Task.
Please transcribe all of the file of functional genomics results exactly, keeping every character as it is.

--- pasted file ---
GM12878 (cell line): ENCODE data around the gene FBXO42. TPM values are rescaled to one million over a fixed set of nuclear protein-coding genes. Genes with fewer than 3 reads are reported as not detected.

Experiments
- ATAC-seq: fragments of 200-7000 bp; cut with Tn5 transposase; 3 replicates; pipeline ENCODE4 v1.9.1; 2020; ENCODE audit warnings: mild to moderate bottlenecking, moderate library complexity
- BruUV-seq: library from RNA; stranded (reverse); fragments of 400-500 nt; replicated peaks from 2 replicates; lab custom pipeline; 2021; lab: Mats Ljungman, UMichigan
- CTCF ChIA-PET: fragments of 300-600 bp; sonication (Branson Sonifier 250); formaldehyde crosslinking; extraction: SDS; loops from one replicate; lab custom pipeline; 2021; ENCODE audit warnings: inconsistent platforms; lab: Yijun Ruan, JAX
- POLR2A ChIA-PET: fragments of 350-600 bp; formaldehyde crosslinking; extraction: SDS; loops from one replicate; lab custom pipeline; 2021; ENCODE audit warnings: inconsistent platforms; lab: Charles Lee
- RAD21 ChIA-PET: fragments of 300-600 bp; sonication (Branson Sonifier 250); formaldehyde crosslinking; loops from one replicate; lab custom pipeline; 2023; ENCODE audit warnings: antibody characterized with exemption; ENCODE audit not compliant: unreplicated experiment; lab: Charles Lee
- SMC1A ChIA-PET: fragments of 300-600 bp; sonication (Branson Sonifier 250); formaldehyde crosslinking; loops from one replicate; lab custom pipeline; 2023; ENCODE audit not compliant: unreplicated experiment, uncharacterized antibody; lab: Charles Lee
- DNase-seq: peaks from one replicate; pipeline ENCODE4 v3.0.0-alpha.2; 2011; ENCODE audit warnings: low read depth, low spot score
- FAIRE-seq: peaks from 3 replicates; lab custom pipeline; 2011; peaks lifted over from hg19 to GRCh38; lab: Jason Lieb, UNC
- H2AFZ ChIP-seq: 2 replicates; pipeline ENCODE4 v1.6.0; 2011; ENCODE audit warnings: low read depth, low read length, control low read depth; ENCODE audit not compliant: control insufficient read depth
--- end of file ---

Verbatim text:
GM12878 (cell line): ENCODE data around the gene FBXO42. TPM values are rescaled to one million over a fixed set of nuclear protein-coding genes. Genes with fewer than 3 reads are reported as not detected.

Experiments
- ATAC-seq: fragments of 200-7000 bp; cut with Tn5 transposase; 3 replicates; pipeline ENCODE4 v1.9.1; 2020; ENCODE audit warnings: mild to moderate bottlenecking, moderate library complexity
- BruUV-seq: library from RNA; stranded (reverse); fragments of 400-500 nt; replicated peaks from 2 replicates; lab custom pipeline; 2021; lab: Mats Ljungman, UMichigan
- CTCF ChIA-PET: fragments of 300-600 bp; sonication (Branson Sonifier 250); formaldehyde crosslinking; extraction: SDS; loops from one replicate; lab custom pipeline; 2021; ENCODE audit warnings: inconsistent platforms; lab: Yijun Ruan, JAX
- POLR2A ChIA-PET: fragments of 350-600 bp; formaldehyde crosslinking; extraction: SDS; loops from one replicate; lab custom pipeline; 2021; ENCODE audit warnings: inconsistent platforms; lab: Charles Lee
- RAD21 ChIA-PET: fragments of 300-600 bp; sonication (Branson Sonifier 250); formaldehyde crosslinking; loops from one replicate; lab custom pipeline; 2023; ENCODE audit warnings: antibody characterized with exemption; ENCODE audit not compliant: unreplicated experiment; lab: Charles Lee
- SMC1A ChIA-PET: fragments of 300-600 bp; sonication (Branson Sonifier 250); formaldehyde crosslinking; loops from one replicate; lab custom pipeline; 2023; ENCODE audit not compliant: unreplicated experiment, uncharacterized antibody; lab: Charles Lee
- DNase-seq: peaks from one replicate; pipeline ENCODE4 v3.0.0-alpha.2; 2011; ENCODE audit warnings: low read depth, low spot score
- FAIRE-seq: peaks from 3 replicates; lab custom pipeline; 2011; peaks lifted over from hg19 to GRCh38; lab: Jason Lieb, UNC
- H2AFZ ChIP-seq: 2 replicates; pipeline ENCODE4 v1.6.0; 2011; ENCODE audit warnings: low read depth, low read length, control low read depth; ENCODE audit not compliant: control insufficient read depth